“I always have to carry his glove out to second for him because he’s always on base,” shortstop Adam Rosales said. “He looks really good at the plate right now, and he’s kind of just putting us on his back. It’s contagious to see a guy like that doing so well.”

Lowrie bumped his average up to .310 with Friday’s game. Until he grounded out in the sixth, he’d notched hits in seven consecutive at-bats dating back to Tuesday night. That streak fell one shy of the A’s record for most consecutive hits. Three players share the record at eight — Josh Reddick (in 2016), Dave Magadan (1997) and Brent Gates (1994).

“It’s all about the work,” said Lowrie, whose 15 doubles are tied for third in the AL. “Everything comes together when you’re seeing it well. I’m seeing it well but the approach hasn’t changed.”

With two runners aboard and two out in the eighth, Lowrie punched an RBI single to right off Tyler Clippard for the game’s first run. It was the breakthrough the A’s needed after they’d struck out 13 times in seven innings against Yankees starter Masahiro Tanaka. Khris Davis followed Lowrie’s hit by beating out an infield single to score another run. Then Stephen Vogt added a two-run homer in top of the ninth to make it 4-0, and that provided some cushion as closer Santiago Casilla gave up a run and made things tenser than they should have been in the bottom half.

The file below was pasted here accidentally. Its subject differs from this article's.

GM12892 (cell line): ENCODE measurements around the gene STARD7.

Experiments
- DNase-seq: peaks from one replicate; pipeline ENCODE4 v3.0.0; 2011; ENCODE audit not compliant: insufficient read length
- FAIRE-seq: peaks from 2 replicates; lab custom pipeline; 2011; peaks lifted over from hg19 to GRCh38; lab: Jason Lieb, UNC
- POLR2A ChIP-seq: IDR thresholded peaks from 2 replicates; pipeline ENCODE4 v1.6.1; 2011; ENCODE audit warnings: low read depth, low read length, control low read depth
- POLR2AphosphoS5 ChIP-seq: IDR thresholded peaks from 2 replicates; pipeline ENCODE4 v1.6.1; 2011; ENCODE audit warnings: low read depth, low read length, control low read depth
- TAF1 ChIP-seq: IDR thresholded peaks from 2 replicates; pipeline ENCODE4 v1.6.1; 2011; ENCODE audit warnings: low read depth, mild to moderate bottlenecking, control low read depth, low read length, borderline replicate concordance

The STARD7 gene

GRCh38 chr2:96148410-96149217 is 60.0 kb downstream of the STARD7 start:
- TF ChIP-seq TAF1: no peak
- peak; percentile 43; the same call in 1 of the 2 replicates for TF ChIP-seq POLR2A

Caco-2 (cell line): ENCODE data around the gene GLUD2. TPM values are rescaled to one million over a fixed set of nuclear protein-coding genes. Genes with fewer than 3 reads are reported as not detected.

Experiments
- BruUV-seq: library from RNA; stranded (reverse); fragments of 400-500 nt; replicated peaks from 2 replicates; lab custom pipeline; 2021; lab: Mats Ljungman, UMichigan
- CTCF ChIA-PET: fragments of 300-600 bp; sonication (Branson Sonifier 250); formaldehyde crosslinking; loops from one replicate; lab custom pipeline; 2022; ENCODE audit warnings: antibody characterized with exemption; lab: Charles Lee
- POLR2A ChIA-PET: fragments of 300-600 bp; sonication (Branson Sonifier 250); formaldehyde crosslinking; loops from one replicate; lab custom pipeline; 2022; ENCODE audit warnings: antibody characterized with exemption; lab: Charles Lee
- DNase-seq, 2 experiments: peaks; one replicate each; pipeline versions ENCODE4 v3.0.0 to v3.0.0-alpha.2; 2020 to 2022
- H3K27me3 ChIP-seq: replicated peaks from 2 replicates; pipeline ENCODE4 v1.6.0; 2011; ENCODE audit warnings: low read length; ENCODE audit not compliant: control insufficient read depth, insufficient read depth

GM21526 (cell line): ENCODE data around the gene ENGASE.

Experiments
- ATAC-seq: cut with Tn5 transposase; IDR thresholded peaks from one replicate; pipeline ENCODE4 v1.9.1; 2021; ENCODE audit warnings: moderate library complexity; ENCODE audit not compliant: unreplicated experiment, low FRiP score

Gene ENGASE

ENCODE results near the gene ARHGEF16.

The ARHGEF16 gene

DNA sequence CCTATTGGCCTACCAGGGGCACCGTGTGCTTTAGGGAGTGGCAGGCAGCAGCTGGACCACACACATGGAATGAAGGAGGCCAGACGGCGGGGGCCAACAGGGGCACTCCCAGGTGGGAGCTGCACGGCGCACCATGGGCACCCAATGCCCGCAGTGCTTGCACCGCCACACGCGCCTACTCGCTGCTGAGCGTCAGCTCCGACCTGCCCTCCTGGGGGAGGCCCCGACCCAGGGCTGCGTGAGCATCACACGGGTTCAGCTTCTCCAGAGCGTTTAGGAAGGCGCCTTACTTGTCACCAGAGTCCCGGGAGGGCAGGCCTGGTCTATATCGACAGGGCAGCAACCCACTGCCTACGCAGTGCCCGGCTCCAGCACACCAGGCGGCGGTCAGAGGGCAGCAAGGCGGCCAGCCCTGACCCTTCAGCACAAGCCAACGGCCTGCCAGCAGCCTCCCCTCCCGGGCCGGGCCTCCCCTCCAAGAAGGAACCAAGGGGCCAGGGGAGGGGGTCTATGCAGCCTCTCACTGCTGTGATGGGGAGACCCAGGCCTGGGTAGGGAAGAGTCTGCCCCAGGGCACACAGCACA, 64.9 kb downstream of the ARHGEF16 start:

Davis, the most fearsome hitter in Oakland’s lineup, is thrilled to have a productive Lowrie batting in front of him as the No. 3 man.

“Somebody’s gotta hit .300,” Davis said. “All year he’s been our most consistent hitter and best hitter. I hope he keeps going.”

The A’s have won four in a row at Yankee Stadium dating back to last year. It’s their longest winning streak in the Bronx since a four-gamer at the old stadium in 2006. And it was a good way to begin a seven-game road trip for the A’s, who came in with the league’s worst road record at 6-15.

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Rosales had puffiness under his right eye and said he was anticipating a shiner after his hard head-first dive into third base didn’t go as planned in the eighth. He scraped up his face pretty good after going first to third on an errant pickoff throw and taking a hard dive into third, only to find the dirt wasn’t giving.

After addressing reporters, Rosales said he was on his way to find an ice pack.